The Winter Garden & Happy New Year!

Good morning gardening friends,

The 2018 year is nearing the end and like most years it was filled with both the lovely and the challenging. As demonstrated in nature, life is after all a dance of balance. Thank you for sharing the gardening year with me by attending my classes, reading my blog, subscribing to my newsletter, and hiring me for your garden design and consultations.

And, wow, the last month of 2018 triumphantly concludes with a prosperous bang of handmade wreath sales, wreath making classes, and wreath making private parties. I am grateful for the many ways you all have supported my small business and the work I am truly passionate about. Thank you for sharing the gardening life with me!

For me January marks the beginning of "garden dreaming." During the cold, wet, and sometimes frozen winter months of January and February I am pouring over seed catalogs and itching to get outside into the garden. However, this start to winter doesn't really feel like a Portland winter to me. Autumn was truly magnificent with the range of exquisite colors bursting from trees and shrubs. Due to the almost complete lack of rain I was able to enjoy daily walks in nature. The unfortunate trade-off is that most of Oregon remains in a severe drought. This morning I observed Multnomah County was downgraded from a severe to moderate drought.

And as the winter begins and the year draws to a close, we have yet to have our first frost in Portland. The closest we've got is a light frost with a low temperature hovering around 34-36 degrees. Frost occurs at 32 degrees. For as long as I could remember our average first frost in Portland was October 15. A few years ago I noticed the disturbing pattern of frost not arriving until later in November and December. Upon research I noted several online sources now citing Portland's average first frost date anywhere between November 15-December 15. Well folks, it hasn't happened yet this year. When it finally arrives, I wager we've broken a record for latest frost date.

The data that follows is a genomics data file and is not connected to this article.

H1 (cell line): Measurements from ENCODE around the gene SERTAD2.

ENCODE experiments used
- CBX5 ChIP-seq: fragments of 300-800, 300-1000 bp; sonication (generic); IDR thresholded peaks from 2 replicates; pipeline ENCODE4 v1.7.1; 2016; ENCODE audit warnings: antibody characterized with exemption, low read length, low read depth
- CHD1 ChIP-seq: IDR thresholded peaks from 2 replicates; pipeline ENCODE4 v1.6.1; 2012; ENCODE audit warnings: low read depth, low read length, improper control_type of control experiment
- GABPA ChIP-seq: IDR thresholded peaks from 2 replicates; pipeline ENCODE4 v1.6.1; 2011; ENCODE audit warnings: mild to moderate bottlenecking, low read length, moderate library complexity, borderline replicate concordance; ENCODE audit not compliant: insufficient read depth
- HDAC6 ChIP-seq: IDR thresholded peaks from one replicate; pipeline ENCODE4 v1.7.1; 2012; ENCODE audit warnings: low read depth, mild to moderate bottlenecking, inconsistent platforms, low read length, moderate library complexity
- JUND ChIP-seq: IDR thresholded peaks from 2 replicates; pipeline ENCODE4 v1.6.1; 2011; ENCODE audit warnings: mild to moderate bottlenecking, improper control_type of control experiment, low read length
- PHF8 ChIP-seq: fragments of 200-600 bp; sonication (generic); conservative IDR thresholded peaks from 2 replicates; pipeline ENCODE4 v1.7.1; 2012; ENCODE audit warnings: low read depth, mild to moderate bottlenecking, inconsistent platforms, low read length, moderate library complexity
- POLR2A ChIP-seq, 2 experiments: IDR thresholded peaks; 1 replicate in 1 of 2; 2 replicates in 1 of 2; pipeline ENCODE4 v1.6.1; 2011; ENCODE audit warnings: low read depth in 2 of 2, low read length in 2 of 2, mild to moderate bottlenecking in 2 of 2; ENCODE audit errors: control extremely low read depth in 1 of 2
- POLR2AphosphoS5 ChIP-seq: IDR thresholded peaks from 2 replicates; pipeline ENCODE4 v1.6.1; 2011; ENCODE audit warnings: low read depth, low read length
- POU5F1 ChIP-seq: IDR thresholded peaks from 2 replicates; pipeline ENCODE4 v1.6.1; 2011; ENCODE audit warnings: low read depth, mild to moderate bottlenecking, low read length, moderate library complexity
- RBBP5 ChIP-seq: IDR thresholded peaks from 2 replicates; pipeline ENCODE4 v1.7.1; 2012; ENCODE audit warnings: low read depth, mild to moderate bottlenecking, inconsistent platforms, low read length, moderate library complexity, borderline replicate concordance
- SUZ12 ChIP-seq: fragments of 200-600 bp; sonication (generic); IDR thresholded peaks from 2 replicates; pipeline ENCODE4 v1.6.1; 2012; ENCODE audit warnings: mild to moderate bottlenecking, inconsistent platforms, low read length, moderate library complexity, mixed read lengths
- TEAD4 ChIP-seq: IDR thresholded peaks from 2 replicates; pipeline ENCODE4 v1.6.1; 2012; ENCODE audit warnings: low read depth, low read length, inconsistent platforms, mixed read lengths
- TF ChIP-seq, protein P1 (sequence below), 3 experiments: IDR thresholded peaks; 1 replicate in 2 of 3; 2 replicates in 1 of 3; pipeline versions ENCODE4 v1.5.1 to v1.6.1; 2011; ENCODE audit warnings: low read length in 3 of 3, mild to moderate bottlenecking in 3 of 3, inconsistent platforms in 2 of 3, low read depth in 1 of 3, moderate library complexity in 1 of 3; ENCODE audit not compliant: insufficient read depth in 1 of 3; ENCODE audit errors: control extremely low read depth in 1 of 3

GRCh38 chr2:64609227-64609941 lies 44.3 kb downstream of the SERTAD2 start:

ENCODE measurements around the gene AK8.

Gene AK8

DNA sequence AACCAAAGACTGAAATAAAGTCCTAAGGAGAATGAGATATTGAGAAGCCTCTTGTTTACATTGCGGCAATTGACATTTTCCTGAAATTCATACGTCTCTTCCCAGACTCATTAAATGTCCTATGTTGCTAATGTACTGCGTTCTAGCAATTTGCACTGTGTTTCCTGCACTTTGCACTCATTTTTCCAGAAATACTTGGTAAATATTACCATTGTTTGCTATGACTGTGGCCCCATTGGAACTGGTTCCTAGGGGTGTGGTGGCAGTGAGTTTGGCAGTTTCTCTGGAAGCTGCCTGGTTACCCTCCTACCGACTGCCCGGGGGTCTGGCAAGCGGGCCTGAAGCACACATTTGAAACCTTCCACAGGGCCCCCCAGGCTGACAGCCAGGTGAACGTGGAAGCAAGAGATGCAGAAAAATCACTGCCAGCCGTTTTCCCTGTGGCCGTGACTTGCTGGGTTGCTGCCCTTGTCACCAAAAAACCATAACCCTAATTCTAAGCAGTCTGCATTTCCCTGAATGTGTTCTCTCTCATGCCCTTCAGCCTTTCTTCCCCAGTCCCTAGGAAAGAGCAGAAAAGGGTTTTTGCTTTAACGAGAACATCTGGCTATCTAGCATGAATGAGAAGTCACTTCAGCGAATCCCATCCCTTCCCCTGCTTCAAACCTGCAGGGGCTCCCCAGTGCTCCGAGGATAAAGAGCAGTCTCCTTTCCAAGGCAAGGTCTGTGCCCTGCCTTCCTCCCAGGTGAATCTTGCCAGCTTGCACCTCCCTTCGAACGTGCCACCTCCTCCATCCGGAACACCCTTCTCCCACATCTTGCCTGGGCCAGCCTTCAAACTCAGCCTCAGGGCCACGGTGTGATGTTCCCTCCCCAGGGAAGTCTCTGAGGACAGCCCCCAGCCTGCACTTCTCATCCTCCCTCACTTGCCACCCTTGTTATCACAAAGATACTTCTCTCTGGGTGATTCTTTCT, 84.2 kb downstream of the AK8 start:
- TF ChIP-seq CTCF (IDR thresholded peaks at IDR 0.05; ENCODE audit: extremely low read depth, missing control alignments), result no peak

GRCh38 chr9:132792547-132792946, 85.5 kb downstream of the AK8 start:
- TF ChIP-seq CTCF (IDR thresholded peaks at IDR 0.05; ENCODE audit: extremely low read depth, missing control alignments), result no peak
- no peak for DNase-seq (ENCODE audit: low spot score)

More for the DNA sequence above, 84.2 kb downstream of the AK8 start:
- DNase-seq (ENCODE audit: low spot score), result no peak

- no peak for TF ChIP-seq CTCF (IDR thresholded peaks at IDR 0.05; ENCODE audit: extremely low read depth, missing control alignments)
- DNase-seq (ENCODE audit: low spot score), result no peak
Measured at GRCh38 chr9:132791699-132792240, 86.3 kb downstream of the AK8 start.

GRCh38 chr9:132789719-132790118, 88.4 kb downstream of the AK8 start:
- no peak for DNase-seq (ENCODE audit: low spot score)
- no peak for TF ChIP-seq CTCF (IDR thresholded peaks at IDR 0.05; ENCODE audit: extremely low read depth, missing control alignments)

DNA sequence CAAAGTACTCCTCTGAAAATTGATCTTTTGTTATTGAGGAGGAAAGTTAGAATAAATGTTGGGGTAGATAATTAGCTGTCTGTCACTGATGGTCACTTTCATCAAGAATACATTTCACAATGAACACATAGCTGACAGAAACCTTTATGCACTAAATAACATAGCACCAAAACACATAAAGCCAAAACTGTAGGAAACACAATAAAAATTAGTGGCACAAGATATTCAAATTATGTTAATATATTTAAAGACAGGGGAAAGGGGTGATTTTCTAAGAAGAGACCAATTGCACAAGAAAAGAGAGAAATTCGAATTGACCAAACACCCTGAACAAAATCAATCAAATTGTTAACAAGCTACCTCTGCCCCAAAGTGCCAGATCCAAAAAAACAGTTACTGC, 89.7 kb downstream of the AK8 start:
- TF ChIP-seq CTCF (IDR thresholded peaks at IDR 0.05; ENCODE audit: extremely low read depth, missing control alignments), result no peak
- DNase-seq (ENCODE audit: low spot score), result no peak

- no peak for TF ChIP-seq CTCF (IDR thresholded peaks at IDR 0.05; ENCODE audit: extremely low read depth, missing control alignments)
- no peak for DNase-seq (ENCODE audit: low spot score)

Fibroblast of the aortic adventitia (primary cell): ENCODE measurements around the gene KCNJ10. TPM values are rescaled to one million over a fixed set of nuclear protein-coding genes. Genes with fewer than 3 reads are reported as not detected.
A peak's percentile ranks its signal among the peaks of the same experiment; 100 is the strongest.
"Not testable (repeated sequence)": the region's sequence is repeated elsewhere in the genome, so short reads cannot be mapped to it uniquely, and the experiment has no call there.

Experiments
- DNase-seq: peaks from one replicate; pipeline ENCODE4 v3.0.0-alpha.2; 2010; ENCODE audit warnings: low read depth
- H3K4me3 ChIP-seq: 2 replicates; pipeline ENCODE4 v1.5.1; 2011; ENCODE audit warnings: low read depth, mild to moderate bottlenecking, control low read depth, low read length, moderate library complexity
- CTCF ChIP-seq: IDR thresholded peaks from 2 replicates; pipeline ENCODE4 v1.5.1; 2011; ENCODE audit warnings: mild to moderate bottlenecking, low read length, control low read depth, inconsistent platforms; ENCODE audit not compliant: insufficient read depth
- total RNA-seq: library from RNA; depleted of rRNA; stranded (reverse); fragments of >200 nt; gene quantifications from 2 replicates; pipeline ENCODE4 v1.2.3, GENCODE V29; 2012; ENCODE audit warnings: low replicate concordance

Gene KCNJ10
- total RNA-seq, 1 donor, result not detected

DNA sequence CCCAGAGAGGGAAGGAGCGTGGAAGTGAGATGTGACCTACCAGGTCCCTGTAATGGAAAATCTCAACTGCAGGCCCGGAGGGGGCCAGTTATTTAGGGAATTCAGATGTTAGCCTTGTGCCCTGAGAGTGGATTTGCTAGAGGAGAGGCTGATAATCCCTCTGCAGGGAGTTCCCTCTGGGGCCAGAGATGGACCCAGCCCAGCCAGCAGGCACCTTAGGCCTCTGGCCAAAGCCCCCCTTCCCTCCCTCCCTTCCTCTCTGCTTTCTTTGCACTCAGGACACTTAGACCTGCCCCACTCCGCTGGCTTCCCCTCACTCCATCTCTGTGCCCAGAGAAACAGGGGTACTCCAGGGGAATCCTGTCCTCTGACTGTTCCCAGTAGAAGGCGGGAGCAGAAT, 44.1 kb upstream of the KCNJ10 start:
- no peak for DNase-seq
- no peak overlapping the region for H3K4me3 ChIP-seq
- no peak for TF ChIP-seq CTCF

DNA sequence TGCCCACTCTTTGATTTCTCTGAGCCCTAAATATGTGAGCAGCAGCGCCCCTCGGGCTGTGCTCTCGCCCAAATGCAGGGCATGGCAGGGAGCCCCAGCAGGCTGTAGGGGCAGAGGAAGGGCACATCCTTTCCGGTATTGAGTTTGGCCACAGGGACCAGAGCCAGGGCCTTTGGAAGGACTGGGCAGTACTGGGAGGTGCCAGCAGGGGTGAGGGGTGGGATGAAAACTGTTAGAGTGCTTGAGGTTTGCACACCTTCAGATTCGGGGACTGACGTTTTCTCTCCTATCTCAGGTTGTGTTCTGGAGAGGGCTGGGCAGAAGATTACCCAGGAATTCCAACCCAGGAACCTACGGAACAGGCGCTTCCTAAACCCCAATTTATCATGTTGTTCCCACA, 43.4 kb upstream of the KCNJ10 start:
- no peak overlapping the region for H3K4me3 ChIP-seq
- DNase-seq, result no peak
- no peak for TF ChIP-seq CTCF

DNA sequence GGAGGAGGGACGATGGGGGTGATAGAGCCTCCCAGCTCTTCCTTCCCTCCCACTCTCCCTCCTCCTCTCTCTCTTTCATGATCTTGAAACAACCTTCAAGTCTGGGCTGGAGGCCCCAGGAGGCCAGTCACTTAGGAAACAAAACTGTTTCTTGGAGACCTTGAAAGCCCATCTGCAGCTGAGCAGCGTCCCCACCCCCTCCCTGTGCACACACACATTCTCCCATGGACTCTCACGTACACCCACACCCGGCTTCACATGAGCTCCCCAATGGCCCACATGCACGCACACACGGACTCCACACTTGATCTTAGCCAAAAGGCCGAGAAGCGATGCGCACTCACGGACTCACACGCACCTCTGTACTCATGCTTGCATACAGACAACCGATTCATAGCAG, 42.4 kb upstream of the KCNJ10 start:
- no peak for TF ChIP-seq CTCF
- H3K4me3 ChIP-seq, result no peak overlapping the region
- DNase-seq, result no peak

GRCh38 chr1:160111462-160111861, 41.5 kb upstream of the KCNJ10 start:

Due to this late warm weather I was harvesting lettuce through Thanksgiving. Several of my summer annuals are still blooming: cup and saucer vine, fuchsia, geranium, nasturtium, and purple bell vine. Typically a hard frost would have killed down my pineapple sage in December. It is still in glorious stunning red bloom, happily feeding our resident hummingbirds.

Maybe you have noticed these sometimes subtle, sometimes dramatic shifts in our seasons and climate. Without "catastrophizing," I must say it does concern me quite a bit. As we transition into a new year and a time of making resolutions, perhaps as gardeners and stewards of our mother earth we can consider new ways to reduce our impact on the planet.

Usually at this time of year I begin writing about seasonal affective disorder, an inevitable side effect of living in the rainy Pacific Northwest. Sometimes we gardeners humorously like to call it seed acquisition disorder. A few years ago, a funny drawing by Joseph Tychonievich of Green Sparrow Gardens was floating around the Internet. He says, "The short dark winter days cause me to suffer from S.A.D.--Seed Acquisition Disorder.”

Portland gardening friends, I’m sure you can all relate to this! Maybe not so much this autumn and start of winter when the weather remains so mild and sunny. I think back especially to the winter of 2015-2016 when it rained so much enormous trees toppled over because their roots were no longer stable in the constantly saturated soil. And the winter of 2016-2017 when we had four snow/ice events by the second week of January.

After the autumn leaf raking frenzy and during the intensity of the holiday season we are mostly happy to have a respite from our gardens. At the beginning of every year the new seed catalogs arrive in my mailbox. In fact, in December I've already received catalogs from Seed Saver's Exchange and Baker Creek Heirloom Seeds. I spend hours excitedly pouring over each catalog, wrapped in a blanket, drinking pots of my favorite tea and devouring every detail of the new and old favorite varieties of vegetables, herbs, and flowers.

Most years, come January and February I find myself in pajamas and rain boots, clipboard in hand patrolling my puddle-filled, mostly dormant garden. I gaze at the lush fall-sown cover crops and I ponder what worked and didn't work last year. List after list of garden plans are creatively drafted. Dreaming and fantasizing about peonies, dahlias, sunflowers, and lilies I mark up my seed catalogs and make online wish lists. I eat, drink, breath all the endless potential and promise my garden holds in the coming year. My unchecked gardening enthusiasm for heirlooms can also promise the emptying of my bank account if I do not practice some restraint.